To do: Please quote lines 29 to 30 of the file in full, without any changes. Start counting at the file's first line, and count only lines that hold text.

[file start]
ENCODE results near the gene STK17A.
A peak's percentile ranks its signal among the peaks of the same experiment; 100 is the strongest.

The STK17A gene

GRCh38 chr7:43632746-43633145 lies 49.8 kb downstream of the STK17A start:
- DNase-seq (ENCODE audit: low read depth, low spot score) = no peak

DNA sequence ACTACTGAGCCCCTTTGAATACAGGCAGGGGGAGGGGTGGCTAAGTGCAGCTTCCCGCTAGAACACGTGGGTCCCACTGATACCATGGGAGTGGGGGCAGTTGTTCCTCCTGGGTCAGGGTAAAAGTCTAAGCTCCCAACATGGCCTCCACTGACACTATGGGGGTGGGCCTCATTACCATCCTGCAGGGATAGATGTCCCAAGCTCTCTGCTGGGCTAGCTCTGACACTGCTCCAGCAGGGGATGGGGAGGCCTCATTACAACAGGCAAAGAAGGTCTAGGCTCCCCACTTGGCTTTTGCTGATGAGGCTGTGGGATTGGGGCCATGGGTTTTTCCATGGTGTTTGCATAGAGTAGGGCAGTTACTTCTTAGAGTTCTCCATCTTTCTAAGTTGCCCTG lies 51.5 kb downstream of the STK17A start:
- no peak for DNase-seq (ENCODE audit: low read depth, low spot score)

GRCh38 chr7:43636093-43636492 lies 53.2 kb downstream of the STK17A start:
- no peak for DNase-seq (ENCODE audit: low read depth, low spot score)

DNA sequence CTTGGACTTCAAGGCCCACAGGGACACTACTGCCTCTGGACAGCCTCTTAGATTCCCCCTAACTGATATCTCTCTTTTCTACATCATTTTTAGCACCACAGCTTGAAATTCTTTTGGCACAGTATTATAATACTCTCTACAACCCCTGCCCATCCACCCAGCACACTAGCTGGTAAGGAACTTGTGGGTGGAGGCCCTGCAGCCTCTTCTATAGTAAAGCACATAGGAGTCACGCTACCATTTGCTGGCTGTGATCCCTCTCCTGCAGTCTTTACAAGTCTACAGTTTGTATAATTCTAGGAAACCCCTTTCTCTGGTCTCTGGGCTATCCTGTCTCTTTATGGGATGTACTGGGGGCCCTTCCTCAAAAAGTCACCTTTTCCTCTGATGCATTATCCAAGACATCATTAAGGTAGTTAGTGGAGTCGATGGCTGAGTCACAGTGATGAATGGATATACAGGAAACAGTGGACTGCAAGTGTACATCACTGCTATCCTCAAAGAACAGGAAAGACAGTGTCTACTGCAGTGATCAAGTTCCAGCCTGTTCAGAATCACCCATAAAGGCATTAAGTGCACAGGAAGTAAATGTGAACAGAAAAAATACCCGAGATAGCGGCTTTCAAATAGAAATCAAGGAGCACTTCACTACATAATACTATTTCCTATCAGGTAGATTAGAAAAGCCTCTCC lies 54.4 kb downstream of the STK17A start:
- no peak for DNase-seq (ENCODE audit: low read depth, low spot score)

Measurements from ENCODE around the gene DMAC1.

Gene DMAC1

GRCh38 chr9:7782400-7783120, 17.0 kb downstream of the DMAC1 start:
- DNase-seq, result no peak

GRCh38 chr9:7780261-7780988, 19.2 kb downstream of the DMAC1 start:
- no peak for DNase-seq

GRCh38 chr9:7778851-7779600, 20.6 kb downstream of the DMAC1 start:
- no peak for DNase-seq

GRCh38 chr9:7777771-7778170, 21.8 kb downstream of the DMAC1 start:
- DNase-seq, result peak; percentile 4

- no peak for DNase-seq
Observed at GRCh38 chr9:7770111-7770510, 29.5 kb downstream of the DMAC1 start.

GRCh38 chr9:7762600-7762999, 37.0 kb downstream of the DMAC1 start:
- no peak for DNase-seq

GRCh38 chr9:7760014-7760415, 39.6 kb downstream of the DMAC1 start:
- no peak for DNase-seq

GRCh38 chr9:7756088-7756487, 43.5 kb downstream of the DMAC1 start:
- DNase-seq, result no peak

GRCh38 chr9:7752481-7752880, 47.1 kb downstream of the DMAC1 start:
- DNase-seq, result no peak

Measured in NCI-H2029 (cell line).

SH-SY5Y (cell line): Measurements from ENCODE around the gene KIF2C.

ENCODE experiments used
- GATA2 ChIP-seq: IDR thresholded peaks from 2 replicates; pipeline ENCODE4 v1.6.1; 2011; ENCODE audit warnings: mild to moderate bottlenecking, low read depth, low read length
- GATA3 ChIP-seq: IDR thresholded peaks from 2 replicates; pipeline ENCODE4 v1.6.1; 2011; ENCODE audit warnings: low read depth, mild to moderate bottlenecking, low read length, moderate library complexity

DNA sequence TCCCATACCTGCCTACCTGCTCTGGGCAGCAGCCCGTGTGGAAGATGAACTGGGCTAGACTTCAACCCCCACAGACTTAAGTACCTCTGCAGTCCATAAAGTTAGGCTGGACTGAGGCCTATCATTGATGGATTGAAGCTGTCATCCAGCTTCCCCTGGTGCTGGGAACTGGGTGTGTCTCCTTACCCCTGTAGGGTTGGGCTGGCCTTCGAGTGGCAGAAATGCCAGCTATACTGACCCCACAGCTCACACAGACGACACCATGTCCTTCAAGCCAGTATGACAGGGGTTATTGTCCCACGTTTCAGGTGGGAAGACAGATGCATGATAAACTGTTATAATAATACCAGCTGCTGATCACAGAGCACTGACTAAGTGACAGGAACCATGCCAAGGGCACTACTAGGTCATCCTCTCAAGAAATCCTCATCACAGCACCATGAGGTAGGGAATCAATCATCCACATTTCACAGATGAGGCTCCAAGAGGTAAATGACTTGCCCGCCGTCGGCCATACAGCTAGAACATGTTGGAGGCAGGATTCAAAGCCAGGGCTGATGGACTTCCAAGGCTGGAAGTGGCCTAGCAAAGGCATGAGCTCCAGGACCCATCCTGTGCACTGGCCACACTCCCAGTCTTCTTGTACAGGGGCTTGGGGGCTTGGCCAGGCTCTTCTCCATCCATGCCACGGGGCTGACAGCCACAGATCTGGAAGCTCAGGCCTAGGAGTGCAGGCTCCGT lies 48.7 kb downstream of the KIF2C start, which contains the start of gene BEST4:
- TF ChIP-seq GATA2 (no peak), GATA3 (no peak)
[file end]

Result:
- DNase-seq, result no peak

GRCh38 chr9:7752481-7752880, 47.1 kb downstream of the DMAC1 start: